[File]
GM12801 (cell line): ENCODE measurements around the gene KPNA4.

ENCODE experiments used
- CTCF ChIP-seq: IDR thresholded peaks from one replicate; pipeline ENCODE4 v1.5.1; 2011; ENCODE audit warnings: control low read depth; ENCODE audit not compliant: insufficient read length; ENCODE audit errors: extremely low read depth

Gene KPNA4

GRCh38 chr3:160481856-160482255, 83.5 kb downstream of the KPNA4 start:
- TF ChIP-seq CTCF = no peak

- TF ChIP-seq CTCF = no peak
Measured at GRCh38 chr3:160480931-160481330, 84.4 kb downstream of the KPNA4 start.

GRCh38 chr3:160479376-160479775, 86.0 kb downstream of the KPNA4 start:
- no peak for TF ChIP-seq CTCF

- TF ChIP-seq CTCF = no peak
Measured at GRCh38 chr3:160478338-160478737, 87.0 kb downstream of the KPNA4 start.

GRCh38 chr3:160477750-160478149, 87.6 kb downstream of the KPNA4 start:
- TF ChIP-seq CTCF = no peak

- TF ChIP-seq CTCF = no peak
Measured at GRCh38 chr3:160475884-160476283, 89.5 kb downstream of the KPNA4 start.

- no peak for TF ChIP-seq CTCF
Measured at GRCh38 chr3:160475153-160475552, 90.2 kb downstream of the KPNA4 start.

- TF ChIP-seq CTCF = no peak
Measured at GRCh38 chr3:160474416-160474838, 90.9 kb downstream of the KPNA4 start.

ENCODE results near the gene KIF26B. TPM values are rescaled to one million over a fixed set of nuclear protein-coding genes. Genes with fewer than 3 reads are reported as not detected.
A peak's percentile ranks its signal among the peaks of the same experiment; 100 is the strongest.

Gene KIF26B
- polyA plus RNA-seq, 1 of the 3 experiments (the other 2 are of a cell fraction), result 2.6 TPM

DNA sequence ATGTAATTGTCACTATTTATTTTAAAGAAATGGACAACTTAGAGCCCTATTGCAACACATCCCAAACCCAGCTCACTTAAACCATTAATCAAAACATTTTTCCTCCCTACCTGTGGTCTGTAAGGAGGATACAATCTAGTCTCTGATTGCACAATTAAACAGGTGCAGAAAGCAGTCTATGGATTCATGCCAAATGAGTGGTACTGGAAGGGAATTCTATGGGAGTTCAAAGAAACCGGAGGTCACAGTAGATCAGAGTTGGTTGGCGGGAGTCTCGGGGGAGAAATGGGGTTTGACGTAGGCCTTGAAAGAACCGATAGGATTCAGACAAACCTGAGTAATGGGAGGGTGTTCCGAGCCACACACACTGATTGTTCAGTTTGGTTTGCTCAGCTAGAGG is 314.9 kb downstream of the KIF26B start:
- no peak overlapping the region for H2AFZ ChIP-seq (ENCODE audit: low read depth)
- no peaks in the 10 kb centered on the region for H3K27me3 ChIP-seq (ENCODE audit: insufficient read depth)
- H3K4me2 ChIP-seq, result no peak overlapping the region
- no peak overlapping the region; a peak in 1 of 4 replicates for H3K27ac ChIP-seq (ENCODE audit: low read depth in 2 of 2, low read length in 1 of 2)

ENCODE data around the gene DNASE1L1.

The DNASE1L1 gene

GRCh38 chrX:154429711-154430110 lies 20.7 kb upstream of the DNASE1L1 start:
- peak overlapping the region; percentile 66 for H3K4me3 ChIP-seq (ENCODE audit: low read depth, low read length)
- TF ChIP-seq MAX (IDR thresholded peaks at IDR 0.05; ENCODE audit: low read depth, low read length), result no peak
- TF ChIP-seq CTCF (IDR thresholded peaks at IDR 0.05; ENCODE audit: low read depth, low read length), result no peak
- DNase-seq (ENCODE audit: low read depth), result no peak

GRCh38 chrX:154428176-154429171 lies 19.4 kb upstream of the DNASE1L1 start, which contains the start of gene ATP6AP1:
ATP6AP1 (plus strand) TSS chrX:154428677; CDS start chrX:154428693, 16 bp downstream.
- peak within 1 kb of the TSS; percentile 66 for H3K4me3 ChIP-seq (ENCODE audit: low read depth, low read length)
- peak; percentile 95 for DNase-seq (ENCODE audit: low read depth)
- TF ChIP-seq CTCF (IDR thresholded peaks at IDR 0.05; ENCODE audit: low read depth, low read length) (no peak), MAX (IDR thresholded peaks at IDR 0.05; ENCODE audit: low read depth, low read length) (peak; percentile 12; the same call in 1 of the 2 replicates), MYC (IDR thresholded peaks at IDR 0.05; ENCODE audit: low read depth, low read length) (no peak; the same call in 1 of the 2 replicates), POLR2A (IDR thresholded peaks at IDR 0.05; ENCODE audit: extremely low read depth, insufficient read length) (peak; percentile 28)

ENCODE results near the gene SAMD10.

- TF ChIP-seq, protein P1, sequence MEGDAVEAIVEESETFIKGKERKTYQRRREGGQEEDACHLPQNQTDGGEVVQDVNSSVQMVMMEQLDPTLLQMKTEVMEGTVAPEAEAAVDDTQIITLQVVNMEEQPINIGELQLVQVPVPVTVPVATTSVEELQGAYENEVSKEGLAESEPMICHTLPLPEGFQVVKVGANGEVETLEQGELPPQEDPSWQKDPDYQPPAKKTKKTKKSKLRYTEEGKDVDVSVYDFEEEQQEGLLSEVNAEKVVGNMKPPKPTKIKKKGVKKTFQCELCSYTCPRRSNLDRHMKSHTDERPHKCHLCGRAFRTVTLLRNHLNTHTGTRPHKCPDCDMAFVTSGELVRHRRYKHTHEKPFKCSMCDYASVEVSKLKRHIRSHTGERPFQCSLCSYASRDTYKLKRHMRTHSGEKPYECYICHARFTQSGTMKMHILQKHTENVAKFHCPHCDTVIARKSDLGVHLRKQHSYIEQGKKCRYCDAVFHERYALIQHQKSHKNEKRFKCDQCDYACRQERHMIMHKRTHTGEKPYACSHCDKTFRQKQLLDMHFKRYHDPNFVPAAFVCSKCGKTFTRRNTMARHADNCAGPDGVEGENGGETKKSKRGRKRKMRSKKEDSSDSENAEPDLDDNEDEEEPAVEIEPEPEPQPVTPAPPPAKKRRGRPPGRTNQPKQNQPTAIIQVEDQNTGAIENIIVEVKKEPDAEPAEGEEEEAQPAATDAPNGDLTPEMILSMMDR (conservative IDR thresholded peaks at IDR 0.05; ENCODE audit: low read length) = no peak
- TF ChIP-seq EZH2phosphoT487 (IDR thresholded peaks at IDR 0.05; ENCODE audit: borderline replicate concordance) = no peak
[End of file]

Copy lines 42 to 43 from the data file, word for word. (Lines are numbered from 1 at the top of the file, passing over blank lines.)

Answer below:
ENCODE results near the gene SAMD10.

- TF ChIP-seq, protein P1, sequence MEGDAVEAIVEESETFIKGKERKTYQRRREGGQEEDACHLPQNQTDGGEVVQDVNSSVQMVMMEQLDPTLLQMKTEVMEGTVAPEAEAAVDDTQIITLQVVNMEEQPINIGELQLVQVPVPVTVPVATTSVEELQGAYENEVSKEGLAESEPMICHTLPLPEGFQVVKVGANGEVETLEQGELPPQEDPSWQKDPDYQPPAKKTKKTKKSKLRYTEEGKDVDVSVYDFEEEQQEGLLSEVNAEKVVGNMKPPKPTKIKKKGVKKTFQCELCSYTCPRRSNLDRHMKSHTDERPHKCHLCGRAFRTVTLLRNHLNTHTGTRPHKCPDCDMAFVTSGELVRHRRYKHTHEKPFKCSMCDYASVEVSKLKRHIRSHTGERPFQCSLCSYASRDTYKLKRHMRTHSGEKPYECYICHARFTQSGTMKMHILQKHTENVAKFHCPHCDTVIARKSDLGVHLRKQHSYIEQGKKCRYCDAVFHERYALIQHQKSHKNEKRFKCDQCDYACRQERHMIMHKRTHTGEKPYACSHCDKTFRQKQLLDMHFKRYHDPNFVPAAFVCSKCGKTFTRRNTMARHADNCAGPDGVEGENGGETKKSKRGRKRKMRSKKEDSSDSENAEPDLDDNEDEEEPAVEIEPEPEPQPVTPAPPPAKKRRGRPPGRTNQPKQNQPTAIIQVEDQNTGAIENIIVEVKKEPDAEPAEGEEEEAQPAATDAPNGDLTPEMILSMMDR (conservative IDR thresholded peaks at IDR 0.05; ENCODE audit: low read length) = no peak